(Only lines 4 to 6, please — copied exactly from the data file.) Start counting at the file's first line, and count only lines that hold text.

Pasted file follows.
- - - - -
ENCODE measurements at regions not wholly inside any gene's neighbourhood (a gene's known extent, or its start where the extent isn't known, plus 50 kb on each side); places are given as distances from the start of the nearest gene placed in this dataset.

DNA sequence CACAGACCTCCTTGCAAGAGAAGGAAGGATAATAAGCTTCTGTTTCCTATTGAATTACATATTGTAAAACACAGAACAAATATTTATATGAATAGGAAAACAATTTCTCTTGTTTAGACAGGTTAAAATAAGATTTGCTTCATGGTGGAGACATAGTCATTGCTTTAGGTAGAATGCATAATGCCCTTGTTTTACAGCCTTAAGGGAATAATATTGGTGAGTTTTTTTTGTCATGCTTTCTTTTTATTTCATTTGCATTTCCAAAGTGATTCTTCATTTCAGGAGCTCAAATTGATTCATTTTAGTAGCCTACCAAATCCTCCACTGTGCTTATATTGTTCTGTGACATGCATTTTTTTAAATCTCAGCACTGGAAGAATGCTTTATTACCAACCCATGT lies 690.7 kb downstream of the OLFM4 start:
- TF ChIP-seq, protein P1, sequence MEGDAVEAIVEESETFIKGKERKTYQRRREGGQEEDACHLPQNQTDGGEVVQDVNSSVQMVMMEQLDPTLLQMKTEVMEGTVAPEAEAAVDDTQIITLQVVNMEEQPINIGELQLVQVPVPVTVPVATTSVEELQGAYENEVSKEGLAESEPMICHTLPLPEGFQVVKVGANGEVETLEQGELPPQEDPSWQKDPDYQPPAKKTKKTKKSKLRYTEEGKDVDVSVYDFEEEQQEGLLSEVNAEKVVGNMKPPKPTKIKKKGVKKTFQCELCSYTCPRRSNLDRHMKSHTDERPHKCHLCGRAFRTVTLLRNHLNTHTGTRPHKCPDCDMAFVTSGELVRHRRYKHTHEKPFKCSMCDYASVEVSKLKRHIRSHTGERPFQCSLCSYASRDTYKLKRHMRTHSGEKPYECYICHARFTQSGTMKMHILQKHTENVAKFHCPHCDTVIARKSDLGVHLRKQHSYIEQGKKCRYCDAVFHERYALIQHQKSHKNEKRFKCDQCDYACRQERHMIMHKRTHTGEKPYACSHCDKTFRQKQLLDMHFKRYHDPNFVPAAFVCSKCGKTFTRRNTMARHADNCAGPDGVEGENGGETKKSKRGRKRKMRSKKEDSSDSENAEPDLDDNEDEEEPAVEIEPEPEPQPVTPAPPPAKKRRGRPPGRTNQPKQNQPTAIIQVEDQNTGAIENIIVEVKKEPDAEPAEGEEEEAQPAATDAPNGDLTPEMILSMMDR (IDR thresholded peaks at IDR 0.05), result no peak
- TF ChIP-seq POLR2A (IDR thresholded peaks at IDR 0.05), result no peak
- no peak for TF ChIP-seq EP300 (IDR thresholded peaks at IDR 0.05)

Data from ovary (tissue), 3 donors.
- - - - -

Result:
- TF ChIP-seq POLR2A (IDR thresholded peaks at IDR 0.05), result no peak
- no peak for TF ChIP-seq EP300 (IDR thresholded peaks at IDR 0.05)

Data from ovary (tissue), 3 donors.